The result of both events is that those who enter take a mass of workers that they do not want, and whose qualification, moreover, leaves a lot to be desired. Result: they will end up leaving perfectly too. Therefore, in my view, this formula benefits the worker, who is not in legal limbo, but harms the relationship between companies and the quality of service.
In any case, the path that the possible demands for subrogation in our scope may have is still unknown, since the agreement has entered into force in this year 2020.
Without a doubt, this contract must be endorsed by lawyers specialized in the drafting of this type of agreement.
2. To avoid the problems of outsourcing by administration, other contractual modalities were developed many years ago, some more and some less, where the conflation of workforces does not exist. In addition, they prove effective to involve the subcontractor, since it allows him to optimize resources and improve quality, which benefits both parties. The most important ones are:
The one known as “Under Budget”. In it, the amount of resources to be used by the subcontractor company is determined based on the work to be budgeted in a closed manner, and in principle it is a pact that does not admit exceptions, except those that from the beginning are agreed as “no subject to budgeting ”. The work must be very well defined so as not to create controversies. But if it is, the contracting company forgets the contractual problems, since the exceptions must be very well justified.
To avoid the problems indicated in the previous case, there is a third formula, which is more widespread in Anglo-Saxon countries. It is called a “unit of measurement” maintenance contract, or better known by its Anglo-Saxon terminology “Unit Rate”. In it, maintenance is used for concepts at a closed price (example: change of the mechanical seal of a water extraction pump from a well”. The total cost of maintenance is the sum of all the concepts of the “Unit Rate”, multiplied each one by the number of times it has been carried out.
The fourth and last one is “subcontracting by goals”. It is the most modern and avant-garde, and in it, the contractor company is given responsibility, making it participating in the results of its work. Generally it usually happens in areas where the jobs are very well defined, and where maintenance has a direct impact, which can be very well related to the results of the production maintained.
- In this modality, objectives are set at the beginning of each year (hours of downtime due to maintenance with respect to those produced, maintenance expenses with respect to hours of operation of the facilities, etc.), and the achievement of these benefits both parties in the manner indicated in the contract.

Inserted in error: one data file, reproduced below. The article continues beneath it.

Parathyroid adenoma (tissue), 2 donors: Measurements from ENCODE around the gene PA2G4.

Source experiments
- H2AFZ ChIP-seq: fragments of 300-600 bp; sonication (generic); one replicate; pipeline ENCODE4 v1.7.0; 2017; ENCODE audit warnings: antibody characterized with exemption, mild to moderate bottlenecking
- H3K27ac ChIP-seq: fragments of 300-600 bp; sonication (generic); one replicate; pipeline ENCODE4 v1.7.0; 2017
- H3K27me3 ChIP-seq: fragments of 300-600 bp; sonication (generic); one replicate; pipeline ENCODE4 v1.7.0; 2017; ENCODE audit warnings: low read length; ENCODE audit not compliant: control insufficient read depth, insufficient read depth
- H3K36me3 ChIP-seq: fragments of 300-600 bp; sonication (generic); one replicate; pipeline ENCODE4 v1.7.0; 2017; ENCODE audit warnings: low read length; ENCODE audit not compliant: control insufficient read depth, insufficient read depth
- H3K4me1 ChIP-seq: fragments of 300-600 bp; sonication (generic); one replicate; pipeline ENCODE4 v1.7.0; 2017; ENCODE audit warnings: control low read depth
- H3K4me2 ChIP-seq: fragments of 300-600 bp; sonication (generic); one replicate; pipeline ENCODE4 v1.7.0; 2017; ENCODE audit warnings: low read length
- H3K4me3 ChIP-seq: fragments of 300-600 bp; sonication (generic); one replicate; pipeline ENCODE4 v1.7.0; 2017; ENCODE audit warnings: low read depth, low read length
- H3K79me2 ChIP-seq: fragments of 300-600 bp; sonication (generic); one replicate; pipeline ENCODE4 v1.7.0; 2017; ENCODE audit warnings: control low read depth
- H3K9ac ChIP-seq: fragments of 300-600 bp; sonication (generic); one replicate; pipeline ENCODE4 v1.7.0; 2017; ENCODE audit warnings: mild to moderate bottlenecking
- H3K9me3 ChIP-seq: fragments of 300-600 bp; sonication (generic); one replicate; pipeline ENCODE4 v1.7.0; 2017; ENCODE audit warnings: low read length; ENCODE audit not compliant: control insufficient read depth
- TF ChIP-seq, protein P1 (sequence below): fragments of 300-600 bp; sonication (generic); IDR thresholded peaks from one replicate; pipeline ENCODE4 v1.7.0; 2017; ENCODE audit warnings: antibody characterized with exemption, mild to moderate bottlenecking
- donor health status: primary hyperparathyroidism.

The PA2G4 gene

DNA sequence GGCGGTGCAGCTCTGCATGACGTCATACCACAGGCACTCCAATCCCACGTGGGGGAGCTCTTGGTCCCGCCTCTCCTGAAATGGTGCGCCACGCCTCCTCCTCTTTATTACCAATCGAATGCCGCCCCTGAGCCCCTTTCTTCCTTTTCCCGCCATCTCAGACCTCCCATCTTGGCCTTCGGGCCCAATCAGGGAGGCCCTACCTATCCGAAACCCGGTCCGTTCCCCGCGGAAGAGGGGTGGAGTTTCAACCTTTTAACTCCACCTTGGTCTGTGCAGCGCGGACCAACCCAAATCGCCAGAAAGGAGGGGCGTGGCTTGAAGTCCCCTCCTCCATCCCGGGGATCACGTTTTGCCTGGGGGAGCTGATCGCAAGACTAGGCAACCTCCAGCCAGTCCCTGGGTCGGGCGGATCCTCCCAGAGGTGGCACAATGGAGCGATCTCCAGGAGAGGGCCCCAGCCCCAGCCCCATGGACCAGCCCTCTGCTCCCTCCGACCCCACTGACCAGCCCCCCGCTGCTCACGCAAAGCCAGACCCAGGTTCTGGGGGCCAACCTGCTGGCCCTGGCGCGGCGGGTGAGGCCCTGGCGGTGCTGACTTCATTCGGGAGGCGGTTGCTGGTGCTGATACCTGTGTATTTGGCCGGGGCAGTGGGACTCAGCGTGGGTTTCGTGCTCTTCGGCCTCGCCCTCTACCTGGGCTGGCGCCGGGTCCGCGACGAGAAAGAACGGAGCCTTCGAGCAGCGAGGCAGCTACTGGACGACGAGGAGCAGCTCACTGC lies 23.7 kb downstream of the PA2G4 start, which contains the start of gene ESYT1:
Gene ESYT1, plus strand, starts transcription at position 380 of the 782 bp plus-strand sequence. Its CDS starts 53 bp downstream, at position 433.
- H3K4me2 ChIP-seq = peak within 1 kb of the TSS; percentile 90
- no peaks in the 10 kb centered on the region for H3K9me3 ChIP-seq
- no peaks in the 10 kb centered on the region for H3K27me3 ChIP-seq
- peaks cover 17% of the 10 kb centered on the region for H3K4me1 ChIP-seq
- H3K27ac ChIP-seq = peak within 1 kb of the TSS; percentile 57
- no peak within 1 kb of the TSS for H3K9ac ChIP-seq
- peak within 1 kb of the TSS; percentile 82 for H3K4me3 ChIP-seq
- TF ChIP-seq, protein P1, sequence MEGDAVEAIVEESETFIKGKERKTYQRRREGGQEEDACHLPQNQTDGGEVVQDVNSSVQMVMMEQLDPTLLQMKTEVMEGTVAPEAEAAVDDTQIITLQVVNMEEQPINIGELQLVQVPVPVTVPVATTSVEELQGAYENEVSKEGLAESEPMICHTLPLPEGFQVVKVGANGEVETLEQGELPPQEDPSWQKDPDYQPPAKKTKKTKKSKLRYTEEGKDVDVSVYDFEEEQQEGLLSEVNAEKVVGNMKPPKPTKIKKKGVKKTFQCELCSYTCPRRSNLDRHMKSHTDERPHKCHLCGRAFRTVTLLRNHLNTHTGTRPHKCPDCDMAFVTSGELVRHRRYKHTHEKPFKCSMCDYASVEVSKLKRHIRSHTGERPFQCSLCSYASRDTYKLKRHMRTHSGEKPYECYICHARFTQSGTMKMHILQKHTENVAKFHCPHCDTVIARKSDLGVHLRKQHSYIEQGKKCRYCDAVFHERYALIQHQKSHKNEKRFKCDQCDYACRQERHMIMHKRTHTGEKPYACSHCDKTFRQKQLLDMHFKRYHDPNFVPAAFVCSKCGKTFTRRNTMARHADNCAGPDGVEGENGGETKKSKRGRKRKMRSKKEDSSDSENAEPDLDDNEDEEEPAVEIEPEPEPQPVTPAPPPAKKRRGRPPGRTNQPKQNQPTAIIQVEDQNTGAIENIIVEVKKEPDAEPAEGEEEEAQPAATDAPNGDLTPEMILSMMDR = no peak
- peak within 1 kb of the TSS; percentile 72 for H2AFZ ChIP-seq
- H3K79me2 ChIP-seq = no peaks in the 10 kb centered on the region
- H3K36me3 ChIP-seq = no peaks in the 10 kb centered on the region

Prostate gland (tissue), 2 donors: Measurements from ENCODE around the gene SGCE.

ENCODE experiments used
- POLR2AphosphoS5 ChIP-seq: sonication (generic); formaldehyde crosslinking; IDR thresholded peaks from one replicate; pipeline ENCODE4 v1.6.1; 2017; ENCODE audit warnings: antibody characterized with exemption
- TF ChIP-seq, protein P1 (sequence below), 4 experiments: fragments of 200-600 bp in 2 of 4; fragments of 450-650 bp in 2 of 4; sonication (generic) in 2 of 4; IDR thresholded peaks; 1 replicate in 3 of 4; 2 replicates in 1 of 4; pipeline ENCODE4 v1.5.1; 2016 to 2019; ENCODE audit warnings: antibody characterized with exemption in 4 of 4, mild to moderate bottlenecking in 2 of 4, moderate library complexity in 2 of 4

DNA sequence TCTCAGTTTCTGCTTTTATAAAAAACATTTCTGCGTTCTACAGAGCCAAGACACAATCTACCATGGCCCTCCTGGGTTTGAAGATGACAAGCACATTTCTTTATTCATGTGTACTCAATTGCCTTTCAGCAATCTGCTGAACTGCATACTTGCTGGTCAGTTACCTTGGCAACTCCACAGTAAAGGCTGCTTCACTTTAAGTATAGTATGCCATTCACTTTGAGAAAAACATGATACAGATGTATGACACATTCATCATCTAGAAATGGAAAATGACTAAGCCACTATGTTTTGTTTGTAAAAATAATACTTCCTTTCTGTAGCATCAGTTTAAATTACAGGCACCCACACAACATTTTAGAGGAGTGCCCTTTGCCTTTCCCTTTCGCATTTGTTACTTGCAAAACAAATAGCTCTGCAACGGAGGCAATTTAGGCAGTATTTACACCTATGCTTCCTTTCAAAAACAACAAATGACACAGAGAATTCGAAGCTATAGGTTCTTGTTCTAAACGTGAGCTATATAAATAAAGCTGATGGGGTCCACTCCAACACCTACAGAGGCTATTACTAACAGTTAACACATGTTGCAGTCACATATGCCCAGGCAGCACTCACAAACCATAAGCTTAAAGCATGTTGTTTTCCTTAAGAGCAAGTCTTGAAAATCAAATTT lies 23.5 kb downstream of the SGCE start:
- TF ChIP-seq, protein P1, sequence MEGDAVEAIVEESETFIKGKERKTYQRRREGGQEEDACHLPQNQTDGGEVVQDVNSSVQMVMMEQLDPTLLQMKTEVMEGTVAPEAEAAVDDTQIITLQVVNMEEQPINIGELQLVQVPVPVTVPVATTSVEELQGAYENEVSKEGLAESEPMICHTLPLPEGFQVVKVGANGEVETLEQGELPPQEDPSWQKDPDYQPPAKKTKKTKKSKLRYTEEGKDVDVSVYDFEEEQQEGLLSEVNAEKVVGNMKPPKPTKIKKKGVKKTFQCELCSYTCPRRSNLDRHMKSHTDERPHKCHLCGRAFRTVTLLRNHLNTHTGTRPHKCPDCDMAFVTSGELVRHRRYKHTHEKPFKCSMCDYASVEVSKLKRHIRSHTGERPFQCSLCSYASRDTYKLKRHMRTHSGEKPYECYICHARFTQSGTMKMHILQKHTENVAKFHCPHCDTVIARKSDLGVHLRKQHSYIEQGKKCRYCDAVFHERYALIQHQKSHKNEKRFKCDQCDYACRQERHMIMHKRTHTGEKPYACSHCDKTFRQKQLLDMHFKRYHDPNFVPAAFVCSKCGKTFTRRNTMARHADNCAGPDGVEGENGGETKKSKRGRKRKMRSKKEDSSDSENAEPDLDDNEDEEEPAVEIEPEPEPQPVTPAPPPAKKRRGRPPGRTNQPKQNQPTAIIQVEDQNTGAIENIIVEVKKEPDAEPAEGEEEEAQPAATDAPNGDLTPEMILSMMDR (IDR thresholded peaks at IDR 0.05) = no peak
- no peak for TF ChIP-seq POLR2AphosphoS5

In order for these contractual modalities to give as few problems as possible, it is necessary that in the contracting company (in the subcontractor it is taken for granted, because it is their work what they value) there are well-prepared teams to determine that the budgets comply with the agreed. It is what are called planning and control offices. There are variants, contractual incidents, unforeseen events, etc., that must be determined and arranged between the parties. There are many things that can and do turn out, in a different way than they were foreseen in the contracts. These should foresee how to settle those contractual differences and who should do it.
This, on occasions when the work is of a certain size, and which also involves the evaluation of various offers that compete with each other, requires a lot of work from the technicians of the contracting company. And not all companies have this group of “evaluators”, nor they are dedicated solely and exclusively to this work, but combine it with the monitoring of work, working sheets, etc.
Typically, in a company, the more the larger its size and / or the complexity of its process, different forms of contractual relationship models coexist between the parties. Although it is true that the first of the modalities, especially in large companies with good agreements, is being discarded, due to all that we have talked about on labour lending before. Nor is anyone interested in the matter of subrogation, except the worker himself.
The cleanest thing is to have all the maintenance subcontracted, but that is not easy, since socially they have many costs that the union forces are not willing to accept and also, in many cases and given the quality of the staff of the subcontractor companies, the contracting companies themselves want to have tied up the nuclear element of maintenance, due to the direct impact that this section has on production and its efficiency, and for the fear of losing knowledge of the installation itself.
In any of these contractual modalities it is important to have trained staff. The more sophisticated the formula, the more important it is that the people who make up the maintenance can give “guarantees” that these formulas are applicable. Therefore, both for subcontractor companies and for clients, it is important to have well-trained people, in order to advance in the formulas, from the traditional administrative formula, to the one outlined in point 4, where there is a co-responsibility between the property and subcontracts for the results obtained from proper maintenance.
To all of the above, it must be added that the development of the monitoring of the production lines (Industry 4.0), will allow planning a maintenance with fewer personnel, in such a way that the cost of the critical maintenance official is assumed with own personnel. With this, perhaps the circle were closed and the commitment to internal training is the only alternative.
Of course, apprenticeships are not going to return, but to a certain extent, well-qualified maintenance officers are becoming a scarce commodity and therefore a talent to capture, motivate and value.
Next chapter: Fourth (and last) part – What to do?